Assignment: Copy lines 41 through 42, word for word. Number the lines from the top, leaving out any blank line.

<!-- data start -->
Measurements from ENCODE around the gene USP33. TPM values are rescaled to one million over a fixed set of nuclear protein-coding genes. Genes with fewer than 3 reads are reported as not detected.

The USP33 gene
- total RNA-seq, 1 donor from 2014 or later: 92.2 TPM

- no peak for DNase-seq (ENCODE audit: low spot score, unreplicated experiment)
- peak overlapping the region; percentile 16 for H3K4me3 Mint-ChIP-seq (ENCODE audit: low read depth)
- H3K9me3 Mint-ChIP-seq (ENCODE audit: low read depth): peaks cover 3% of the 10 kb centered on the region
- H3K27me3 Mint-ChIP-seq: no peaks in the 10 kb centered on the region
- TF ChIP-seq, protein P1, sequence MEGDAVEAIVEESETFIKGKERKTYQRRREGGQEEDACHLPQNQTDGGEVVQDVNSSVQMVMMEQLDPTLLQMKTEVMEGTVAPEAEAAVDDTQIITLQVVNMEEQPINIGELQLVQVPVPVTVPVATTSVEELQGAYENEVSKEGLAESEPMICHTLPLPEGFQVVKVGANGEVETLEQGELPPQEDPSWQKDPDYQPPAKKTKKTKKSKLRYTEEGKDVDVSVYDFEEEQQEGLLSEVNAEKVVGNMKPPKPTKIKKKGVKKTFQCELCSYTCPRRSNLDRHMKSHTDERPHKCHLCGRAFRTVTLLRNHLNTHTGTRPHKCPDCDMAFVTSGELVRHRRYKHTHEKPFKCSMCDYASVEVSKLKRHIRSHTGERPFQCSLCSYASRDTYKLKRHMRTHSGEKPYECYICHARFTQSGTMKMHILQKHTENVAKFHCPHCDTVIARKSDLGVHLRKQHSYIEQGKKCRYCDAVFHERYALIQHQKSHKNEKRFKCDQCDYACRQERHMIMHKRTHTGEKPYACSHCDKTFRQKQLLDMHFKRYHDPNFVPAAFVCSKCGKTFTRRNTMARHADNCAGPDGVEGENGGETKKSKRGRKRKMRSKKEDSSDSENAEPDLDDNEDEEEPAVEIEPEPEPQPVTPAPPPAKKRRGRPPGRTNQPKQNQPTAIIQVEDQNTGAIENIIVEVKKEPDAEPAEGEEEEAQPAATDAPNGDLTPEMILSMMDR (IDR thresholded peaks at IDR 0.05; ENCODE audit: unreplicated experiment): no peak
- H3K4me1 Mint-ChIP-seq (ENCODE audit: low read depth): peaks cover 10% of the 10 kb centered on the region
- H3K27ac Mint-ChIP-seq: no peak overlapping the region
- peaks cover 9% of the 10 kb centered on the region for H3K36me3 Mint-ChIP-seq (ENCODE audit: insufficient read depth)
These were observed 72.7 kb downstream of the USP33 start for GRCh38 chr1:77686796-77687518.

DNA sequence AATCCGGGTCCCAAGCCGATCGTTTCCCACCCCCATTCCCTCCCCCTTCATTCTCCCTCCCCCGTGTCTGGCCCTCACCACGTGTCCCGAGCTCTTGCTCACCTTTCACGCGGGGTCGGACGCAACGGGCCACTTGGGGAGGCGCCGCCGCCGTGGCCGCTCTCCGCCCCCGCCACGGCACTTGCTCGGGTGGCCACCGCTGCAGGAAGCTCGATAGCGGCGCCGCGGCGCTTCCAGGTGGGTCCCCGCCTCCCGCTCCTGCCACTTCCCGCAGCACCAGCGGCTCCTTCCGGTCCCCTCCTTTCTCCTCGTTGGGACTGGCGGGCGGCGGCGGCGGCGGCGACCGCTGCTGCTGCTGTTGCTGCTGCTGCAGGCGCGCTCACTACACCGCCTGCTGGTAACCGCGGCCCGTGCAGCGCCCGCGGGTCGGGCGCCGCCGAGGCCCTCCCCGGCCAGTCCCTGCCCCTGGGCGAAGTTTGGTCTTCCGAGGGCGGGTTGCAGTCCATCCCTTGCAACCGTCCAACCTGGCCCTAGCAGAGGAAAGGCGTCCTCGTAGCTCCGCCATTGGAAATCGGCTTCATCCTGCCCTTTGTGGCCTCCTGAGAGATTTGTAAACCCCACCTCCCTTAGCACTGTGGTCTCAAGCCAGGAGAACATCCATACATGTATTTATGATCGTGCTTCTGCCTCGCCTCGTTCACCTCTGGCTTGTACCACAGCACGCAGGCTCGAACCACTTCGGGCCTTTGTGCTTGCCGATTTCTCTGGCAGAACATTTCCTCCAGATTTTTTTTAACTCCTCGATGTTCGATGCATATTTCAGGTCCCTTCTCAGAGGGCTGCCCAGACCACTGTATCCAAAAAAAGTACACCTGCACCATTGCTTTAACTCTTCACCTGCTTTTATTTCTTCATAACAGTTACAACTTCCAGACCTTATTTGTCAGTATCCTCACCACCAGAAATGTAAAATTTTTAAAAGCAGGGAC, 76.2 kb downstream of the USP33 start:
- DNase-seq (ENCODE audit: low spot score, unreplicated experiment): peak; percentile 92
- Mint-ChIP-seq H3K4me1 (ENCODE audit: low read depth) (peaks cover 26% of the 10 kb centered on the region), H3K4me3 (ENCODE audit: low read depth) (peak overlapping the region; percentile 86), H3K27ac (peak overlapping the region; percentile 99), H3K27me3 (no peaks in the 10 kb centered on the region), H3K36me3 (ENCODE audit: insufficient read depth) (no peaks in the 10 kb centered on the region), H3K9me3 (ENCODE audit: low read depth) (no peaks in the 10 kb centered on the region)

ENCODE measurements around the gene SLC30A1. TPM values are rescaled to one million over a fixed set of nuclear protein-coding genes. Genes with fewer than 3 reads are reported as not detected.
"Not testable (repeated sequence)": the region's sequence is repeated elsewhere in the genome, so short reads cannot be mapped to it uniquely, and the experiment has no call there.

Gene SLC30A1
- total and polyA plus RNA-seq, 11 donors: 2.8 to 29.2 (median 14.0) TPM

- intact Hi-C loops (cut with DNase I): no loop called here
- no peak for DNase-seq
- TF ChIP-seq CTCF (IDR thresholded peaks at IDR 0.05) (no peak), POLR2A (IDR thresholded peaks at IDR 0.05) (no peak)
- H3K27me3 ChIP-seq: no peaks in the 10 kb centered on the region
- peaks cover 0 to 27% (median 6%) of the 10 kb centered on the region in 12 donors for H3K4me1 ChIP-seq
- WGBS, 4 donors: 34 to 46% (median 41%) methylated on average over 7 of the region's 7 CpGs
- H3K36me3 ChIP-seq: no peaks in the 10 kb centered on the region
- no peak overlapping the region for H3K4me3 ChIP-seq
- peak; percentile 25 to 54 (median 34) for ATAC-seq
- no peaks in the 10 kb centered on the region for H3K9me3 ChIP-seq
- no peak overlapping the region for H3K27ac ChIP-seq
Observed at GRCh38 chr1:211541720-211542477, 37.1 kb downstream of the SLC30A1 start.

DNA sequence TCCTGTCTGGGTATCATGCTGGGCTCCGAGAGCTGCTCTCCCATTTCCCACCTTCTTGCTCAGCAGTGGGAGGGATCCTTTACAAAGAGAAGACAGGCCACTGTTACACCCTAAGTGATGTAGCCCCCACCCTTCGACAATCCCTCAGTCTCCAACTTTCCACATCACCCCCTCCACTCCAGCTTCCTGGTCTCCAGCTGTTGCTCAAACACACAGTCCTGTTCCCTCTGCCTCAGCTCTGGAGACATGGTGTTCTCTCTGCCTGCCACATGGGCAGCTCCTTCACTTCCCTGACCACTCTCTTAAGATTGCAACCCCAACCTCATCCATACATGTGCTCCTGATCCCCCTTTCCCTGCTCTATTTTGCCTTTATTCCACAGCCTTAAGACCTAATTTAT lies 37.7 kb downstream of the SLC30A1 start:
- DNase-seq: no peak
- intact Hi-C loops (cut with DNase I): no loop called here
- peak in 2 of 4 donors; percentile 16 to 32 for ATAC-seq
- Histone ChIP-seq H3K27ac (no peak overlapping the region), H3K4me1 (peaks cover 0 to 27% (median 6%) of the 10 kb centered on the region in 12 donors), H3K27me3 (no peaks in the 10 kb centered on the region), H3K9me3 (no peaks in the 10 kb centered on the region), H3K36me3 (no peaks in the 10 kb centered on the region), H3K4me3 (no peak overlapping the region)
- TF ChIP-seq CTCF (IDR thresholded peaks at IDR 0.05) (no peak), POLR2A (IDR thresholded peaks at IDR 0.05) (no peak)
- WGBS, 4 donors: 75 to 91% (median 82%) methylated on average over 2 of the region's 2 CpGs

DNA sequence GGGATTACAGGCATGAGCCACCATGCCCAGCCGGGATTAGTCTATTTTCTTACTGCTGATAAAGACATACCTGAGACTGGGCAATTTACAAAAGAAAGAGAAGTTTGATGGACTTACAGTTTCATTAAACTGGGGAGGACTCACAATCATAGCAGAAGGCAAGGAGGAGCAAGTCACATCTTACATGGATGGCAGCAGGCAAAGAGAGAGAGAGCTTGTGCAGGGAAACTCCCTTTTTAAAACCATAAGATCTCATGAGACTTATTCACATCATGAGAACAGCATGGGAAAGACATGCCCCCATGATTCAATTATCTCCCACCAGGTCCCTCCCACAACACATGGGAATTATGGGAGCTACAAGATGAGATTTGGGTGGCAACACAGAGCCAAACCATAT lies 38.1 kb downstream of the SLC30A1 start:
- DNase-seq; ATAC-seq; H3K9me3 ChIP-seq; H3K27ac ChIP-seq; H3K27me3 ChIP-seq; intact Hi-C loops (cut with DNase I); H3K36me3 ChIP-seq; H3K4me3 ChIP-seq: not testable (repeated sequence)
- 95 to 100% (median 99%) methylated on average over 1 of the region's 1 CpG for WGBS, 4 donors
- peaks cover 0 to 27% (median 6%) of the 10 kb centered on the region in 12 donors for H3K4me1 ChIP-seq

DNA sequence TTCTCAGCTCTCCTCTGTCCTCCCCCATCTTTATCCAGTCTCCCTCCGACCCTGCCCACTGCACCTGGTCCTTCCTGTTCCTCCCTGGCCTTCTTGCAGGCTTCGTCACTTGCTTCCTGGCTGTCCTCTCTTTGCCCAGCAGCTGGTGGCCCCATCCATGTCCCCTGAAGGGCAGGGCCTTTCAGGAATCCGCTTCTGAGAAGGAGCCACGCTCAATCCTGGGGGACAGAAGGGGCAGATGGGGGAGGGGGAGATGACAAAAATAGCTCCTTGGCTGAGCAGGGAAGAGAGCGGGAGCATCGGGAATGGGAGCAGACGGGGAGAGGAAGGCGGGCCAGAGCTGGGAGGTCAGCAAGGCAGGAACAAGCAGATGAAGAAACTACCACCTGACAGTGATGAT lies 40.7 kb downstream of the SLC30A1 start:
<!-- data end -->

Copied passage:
- 95 to 100% (median 99%) methylated on average over 1 of the region's 1 CpG for WGBS, 4 donors
- peaks cover 0 to 27% (median 6%) of the 10 kb centered on the region in 12 donors for H3K4me1 ChIP-seq